In the utilization of Christian Science ‘treatment’ as it is stated in Eddy’s writings, the Christian Scientist starts out by denying any reality in what is termed mortal mind and the so-called ‘material body’. The supposed ‘real’ person is some sort of completely perfect, disease-free ‘spiritual idea’ of God–not what you see in the human body. Disease, the body–all of that is an ‘illusion’ to the Christian Scientist as they apply the theology of Christian Science. The Christian Scientist, in their ‘treatment’, starts from the standpoint that there is no illness in the first place; and there is no body, because none of this was created by God. To the Christian Scientist, if God didn’t create it, it is not real; and God did not create anything material (including the human body). This concept is diametrically opposite to the placebo effect, which is rooted in the mind-body connection–fully involving the very material human mind and body, and acknowledging the reality of the disease, with no interference from God in the equation at all.

Where Christian Scientists try to make the connection between Christian Science theology and the placebo effect, is the claim that the mind is doing the work, and that is “just like” Christian Science–you change your thought, you change your experience; in this case through your thought, you change the fact that you have a disease. While I firmly believe this is what is actually happening during a Christian Science ‘treatment’, that notion flies in the face of Christian Science theology that states that it is the realization of one’s supposed ‘connection’ to God, and the supposed ‘true reality’ that there is no material body, that supposedly effects the healing, or more accurately helps one to realize the ‘true reality’ of their situation–that there never was any disease. This is not the placebo effect in any way, shape, or form, as it is currently understood. The placebo effect starts with the premise that there is a medical condition that needs to be corrected, and the action of the human mind effects a change in the body. That is not where Christian Science starts, acts, and finishes.

Christian Scientists who claim that the placebo effect is a proof of the validity of Christian Science as a healing method are ignorant of what the placebo effect is understood to be. Ironically, they are also displaying an ignorance of the actual theology of their own religion.

Where Christian Science and the placebo effect do somewhat intersect (although this doesn’t happen in the realm of Christian Science theology), is that during Christian Science treatment, the mind has an expectation of a certain result, and it therefore can create conditions within the body that can sometimes effect a healing. So, in a sense, supposed ‘healing’ in Christian Science is a manifestation of the placebo effect. Christian Science treatment does have a ‘placebo effect’, but if you’re looking at it through the lens of Christian Science theology, it is not the placebo effect in action. While the Christian Scientist thinks it is God or an alignment of one’s thought to God that is having the healing effect, it is really just the good ol’ human mind and body, convincing itself to be well–which is largely what the placebo effect appears to be.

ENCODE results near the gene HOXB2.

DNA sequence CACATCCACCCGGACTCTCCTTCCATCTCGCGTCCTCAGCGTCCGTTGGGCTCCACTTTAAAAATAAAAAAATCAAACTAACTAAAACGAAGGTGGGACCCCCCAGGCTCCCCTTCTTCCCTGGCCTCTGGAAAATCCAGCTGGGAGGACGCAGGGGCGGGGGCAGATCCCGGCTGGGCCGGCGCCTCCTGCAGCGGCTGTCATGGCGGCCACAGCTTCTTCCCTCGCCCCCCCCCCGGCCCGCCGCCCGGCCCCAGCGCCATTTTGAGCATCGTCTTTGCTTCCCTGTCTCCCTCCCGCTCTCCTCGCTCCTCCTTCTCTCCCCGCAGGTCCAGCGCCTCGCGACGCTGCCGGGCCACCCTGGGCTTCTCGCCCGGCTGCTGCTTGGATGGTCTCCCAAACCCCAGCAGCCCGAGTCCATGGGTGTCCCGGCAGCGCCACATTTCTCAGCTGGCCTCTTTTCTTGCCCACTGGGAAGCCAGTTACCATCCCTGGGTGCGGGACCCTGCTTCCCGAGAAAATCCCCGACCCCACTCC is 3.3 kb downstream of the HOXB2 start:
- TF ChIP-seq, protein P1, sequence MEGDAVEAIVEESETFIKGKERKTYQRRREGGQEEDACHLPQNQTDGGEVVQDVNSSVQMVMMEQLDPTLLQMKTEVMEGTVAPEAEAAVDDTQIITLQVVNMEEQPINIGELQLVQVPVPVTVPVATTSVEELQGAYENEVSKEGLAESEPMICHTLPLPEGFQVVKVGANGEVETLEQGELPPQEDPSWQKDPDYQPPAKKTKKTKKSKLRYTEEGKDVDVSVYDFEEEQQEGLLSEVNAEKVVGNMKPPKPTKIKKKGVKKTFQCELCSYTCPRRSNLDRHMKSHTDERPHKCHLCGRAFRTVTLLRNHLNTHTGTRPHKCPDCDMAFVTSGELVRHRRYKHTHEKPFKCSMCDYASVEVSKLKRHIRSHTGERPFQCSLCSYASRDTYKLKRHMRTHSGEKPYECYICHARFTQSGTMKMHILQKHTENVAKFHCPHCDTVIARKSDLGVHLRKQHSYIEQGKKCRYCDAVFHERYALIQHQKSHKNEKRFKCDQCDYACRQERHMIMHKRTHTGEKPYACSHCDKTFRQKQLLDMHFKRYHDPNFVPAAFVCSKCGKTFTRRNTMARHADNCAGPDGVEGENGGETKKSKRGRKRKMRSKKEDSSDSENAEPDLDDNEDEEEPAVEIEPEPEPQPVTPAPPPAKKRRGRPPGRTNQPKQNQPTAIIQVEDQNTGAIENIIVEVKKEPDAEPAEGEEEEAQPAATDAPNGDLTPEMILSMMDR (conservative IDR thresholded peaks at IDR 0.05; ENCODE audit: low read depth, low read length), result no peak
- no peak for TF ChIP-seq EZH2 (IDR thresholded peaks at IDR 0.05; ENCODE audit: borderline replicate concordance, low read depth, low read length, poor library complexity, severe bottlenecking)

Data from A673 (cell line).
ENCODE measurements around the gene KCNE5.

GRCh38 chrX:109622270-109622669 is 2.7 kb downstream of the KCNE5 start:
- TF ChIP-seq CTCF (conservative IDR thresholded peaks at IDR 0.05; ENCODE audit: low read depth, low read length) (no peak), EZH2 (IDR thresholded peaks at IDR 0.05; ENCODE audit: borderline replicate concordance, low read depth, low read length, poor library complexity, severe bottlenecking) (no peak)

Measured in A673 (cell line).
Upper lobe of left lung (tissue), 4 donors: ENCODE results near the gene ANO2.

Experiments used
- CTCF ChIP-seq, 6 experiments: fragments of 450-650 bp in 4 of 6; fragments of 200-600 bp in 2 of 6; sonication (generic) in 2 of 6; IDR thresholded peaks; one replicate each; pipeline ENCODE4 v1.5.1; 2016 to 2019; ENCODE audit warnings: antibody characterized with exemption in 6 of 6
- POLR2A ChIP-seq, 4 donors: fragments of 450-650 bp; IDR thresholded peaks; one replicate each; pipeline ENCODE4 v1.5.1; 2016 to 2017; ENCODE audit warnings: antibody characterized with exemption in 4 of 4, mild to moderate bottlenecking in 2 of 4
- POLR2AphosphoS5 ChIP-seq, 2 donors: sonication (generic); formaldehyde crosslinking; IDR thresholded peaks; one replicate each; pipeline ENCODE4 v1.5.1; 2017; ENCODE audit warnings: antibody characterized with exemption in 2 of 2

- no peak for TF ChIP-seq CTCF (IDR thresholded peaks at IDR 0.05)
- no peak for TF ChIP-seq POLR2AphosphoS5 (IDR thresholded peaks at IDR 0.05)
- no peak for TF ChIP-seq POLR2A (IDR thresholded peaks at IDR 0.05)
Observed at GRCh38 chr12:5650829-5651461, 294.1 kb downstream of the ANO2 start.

Footnotes:

1Placebo” (definition). Dictionary.com. Dictionary.com, LLC. n.d. Web. 13 Sept 2015.

2What Is the Placebo Effect?WebMD. WebMD, LLC. 2014. Web. 30 Sept 2015.

3 Ibid.

4 Offit, Paul A. “The Miracle Business.” Bad Faith: When Religious Belief Undermines Modern Medicine. Philadelphia, Pennsylvania: Basic Books. 2015. 142-143. Print.

5 Ibid.

6 Ibid.


Notes:

* The word ‘Mind’ is capitalized here to indicate its association as one of the seven ‘synonyms’ of God, as stated by Mary Baker Eddy in Science and Health with Key to the Scriptures (p. 465 or 587). This and the other synonyms are a central element of Christian Science theology. ‘Mind’ (capital ‘M’) is not the so-called ‘human mind’ or consciousness, as we commonly think of it, that is resident in the brain and body. It is thought of as the ‘mind’ or thought-force, if you will, of God acting within and through people (who are considered to be ‘reflections’ of God).

2 Replies to “The Placebo Effect”

  1. This is a great explanation! Thanks! I’ve been bumping my head against “what’s wrong with looking at the mind/body connection” a lot, and this sums up why that isn’t what CS is.